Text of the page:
This week will see the intensification of talks between the UK and the EU. This arose as the practical outcome of the high-level meeting between the Prime Minister and the Presidents of the EU institutions: for the first time since March, negotiators will meet face to face, first in Brussels, and the following week in London.
The format is changing as well: no parallel sessions but talks scheduled for the whole week with two open sessions at the end to pick up issues that emerge. The teams will be smaller too – 250 UK negotiators will not be flooding St Pancras to get on the Eurostar.
There is not much time left now
The one thing we know is off the agenda is an extension. In the Joint Committee meeting on 12 June, Michael Gove ruled out the UK asking for more time. The EU made clear it was open to that – but saw no point proposing it if the UK was not interested. So the pressure is on to do a deal by the end of the year.
In fact, the end of the year is too late. Michel Barnier has set another Hallowe’en deadline to allow the EU enough time to ratify the deal.
Ratification by the EU and its member states is much more complicated than it was for the Withdrawal Agreement, while, barring a major misjudgement by Boris Johnson, it should pose no problems for the UK.
The UK’s chief negotiator David Frost set an earlier deadline for September, and, coming out of the high-level meeting, Boris Johnson said that there was no reason that with added “oomph” in the task that “we shouldn’t get this done in July”.
The first deadline though it likely to be missed. The Political Declaration committed both sides to use their ‘best endeavours’ to land a deal on fish by 1 July.
There is a session scheduled on the morning of 30 June, but the two sides are still miles apart, and it’s in neither’s interests to move on fish without being able to point to other concessions they have won. This looks to be another Brexit deadline that will come and go.
The emphasis in this round will be on finding space to negotiate
So far, there has reportedly been some progress on the detail but both sides are stuck on issues of principle: the UK insists on regulatory autonomy as the prize of Brexit, and the EU is determined that the emergence of the UK as a competitor economy on its doorstep does not undermine the integrity of the single market.
The high-level meeting agreed that the two sides would look to find principles that would provide sufficient assurances to create the space to settle the substance.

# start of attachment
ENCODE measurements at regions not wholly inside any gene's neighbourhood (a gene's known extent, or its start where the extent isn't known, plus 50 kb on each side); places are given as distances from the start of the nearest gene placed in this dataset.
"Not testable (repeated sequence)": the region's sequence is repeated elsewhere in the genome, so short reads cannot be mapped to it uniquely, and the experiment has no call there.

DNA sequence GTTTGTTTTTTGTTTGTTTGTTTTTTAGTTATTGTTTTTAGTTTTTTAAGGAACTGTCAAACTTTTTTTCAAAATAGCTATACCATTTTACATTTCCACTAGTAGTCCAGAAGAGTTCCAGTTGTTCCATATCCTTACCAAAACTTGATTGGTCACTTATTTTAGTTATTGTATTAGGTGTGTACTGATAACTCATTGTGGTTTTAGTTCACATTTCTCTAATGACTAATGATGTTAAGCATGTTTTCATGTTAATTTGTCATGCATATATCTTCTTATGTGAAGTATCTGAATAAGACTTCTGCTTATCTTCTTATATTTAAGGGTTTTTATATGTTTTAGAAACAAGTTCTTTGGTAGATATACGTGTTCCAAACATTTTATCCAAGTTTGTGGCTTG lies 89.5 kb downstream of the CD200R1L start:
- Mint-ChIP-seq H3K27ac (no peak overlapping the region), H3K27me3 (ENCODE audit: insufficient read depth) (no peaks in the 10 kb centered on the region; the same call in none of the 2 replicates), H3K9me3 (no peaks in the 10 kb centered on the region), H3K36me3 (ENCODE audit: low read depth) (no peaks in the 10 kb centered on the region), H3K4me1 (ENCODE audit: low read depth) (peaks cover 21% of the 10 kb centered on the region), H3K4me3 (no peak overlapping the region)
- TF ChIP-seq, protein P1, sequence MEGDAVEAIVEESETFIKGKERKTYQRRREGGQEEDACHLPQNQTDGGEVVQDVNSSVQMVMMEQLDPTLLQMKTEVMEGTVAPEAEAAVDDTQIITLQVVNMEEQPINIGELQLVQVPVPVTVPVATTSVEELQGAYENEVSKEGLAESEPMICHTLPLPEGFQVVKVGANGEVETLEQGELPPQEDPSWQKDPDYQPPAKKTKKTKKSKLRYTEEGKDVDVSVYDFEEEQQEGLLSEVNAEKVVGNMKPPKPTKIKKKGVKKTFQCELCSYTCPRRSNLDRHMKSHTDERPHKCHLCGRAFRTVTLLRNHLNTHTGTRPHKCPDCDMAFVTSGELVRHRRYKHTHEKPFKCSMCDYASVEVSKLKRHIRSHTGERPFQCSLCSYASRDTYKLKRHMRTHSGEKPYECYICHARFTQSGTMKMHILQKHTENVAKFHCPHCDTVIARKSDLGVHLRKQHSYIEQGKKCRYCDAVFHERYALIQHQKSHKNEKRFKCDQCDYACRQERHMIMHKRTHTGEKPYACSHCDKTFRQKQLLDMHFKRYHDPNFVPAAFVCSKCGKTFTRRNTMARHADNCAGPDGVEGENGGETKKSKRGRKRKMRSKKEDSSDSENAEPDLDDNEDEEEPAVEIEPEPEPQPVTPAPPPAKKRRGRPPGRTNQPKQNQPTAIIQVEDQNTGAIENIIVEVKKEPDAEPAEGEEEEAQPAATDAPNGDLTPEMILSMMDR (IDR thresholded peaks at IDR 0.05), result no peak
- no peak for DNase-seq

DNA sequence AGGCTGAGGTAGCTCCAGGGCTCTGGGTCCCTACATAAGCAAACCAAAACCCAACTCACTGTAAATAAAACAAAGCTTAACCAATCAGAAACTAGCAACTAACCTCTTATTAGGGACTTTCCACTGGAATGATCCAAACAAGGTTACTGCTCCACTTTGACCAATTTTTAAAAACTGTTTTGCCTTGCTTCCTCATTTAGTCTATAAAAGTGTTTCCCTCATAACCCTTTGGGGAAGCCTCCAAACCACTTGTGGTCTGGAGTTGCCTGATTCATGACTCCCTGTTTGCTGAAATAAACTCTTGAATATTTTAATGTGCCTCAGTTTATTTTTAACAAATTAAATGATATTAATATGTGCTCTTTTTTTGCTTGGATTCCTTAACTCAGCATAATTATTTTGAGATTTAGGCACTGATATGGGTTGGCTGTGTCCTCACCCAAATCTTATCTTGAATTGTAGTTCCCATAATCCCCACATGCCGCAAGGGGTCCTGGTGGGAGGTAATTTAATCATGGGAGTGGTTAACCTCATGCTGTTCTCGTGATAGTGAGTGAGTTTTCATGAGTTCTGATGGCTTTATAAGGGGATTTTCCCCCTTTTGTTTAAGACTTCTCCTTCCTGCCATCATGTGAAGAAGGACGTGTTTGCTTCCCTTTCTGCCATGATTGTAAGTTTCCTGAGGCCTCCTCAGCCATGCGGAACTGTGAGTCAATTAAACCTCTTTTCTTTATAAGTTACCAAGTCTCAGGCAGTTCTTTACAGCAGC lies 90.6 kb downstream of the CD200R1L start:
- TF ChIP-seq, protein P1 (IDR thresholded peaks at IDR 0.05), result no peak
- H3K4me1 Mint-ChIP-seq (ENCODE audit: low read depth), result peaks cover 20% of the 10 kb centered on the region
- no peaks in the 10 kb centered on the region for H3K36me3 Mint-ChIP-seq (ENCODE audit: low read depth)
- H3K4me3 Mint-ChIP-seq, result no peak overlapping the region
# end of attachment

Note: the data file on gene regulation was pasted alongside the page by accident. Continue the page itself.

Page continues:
The limited teams on both sides suggest that these will be more strategic discussions than those between armies of negotiators.
With this in mind, what we will be looking for when we have the statements from both negotiators at the end of the week is whether they have managed to find a way to secure what the EU statement after the high-level meeting described as ‘an early understanding on the principles underlying any agreement.’ At the moment that looks much easier said than done.
Even if principles are agreed, there is a huge amount of detail to be settled
Agreement on principles may be necessary to get over the main stumbling block to progress but they are far from sufficient. It is not clear whether the Prime Minister genuinely thinks that the whole agreement could be done and dusted by July, but it looks unrealistic.
On fish, a deal may need to cover issues like transition, how to manage annual negotiations, and how to establish ‘zonal attachment’ to replace ‘relative stability’.
On services, the UK has a lot of important asks that go beyond precedents in some EU trade deals: how easy will it be for UK citizens to undertake short-term business visits to the EU? Will there be any progress on mutual recognition of professional qualifications? What will be agreed to allow trucks to continue to ply their trade between the UK and the EU?
And will there be any additional regulatory cooperation to give earlier warning of potential withdrawal of unilateral on ‘equivalence’ for financial services? The way to a quick deal is to ditch these asks – but there are important UK interests at stake.
On manufacturing, there is huge devil in the detail on rules of origin (which specify what counts as a UK good to benefit from a zero tariff) and on the whole regulatory bureaucracy businesses have to face outside the single market.
Will the EU concede mutual recognition of conformity assessment, as the UK is seeking, to avoid manufacturers having to get approval from UK and EU regulators for exports to the EU?
Such problems are even more acute for agri-food: can we get a veterinary deal that reduces the intensity of border checks to the levels the EU has agreed with New Zealand? That matters not just for farmers who export to the EU27 but also to the depth of that border in the Irish Sea.
And then there is security cooperation. Theresa May has pressed her successor on maintaining the UK’s access to EU databases after the end of the transition period.
There are also potentially big difficulties on other issues crucial to maintaining safety for citizens across the EU and the UK. But it’s tricky – and new – territory. It took the EU 14 years to do an extradition deal with Norway, and Norway is in Schengen.
And, and, and … there are treaties to be negotiated on aviation, air safety and other issues that will matter to individual citizens – not least how easy it is to take a pet over the EU border. To have all those sorted by October looks a stretch. By July looks absurd.
And negotiators have to settle the question of whether this is all packaged up into one agreement (as the EU wants) or agreed in multiple standalone agreements (the UK preference). Not only that, but they will need to figure out how to resolve the inevitable disputes down the line.
Thus, negotiators should not be banking on being able to take advantage of airbridges to the sun this August.
By Jill Rutter, senior research fellow at the UK in a Changing Europe.